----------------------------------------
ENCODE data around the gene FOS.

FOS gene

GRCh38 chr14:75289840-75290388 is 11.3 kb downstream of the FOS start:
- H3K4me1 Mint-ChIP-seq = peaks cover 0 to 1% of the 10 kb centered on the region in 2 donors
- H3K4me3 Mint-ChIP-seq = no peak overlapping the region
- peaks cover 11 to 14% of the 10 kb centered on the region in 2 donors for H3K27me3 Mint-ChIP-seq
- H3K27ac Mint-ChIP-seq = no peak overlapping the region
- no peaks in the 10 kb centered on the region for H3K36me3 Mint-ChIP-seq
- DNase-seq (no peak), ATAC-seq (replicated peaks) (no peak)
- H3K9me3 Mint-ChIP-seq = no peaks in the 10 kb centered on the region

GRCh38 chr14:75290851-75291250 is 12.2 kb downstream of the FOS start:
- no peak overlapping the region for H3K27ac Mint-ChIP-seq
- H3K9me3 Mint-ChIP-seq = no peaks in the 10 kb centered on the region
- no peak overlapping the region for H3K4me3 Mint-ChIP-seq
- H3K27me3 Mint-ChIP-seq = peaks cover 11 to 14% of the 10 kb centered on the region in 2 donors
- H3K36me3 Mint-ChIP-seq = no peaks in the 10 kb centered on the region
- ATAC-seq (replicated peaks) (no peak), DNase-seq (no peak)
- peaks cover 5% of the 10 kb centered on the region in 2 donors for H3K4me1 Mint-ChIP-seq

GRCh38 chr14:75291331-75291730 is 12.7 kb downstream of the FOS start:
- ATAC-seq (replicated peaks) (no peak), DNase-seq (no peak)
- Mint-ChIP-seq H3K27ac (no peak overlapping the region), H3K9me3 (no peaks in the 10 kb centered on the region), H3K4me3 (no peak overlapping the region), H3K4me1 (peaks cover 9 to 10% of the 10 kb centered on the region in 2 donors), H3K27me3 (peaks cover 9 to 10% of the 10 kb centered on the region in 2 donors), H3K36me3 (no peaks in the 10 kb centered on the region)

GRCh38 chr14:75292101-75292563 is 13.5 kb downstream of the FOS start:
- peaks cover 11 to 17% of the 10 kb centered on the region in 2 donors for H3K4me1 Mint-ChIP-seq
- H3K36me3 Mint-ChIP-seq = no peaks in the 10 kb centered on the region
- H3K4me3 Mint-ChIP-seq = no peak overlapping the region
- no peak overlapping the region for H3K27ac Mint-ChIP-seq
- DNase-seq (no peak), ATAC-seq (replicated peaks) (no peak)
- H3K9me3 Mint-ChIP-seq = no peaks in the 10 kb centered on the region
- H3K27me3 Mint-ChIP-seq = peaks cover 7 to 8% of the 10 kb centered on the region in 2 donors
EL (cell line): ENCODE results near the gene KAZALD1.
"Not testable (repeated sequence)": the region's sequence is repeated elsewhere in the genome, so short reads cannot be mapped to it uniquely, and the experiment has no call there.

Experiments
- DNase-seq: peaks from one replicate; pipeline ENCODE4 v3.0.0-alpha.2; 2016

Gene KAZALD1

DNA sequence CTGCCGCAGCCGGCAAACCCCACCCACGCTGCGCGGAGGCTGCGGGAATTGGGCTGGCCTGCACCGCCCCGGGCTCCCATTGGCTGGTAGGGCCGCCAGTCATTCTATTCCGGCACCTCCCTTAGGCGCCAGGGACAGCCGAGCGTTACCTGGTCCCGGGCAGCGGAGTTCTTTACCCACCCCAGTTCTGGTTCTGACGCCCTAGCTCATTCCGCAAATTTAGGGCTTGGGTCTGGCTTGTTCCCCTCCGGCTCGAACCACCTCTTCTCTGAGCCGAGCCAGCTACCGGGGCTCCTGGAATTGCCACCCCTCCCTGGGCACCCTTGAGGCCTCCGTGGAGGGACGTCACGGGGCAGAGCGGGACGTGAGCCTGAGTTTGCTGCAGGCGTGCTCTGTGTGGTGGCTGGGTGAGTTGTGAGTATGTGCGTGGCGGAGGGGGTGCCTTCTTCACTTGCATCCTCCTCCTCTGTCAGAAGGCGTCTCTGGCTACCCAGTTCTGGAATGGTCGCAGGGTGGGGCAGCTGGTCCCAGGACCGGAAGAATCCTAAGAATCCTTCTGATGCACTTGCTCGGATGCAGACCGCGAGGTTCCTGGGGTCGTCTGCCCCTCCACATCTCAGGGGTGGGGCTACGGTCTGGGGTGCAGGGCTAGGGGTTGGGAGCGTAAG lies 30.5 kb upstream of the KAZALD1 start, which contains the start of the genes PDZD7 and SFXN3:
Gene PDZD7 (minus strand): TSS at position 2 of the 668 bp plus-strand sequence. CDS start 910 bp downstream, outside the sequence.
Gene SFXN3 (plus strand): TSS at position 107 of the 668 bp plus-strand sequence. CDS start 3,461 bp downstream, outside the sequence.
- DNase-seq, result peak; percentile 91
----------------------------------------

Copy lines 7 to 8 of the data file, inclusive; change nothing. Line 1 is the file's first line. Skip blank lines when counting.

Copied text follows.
- H3K27ac Mint-ChIP-seq = no peak overlapping the region
- no peaks in the 10 kb centered on the region for H3K36me3 Mint-ChIP-seq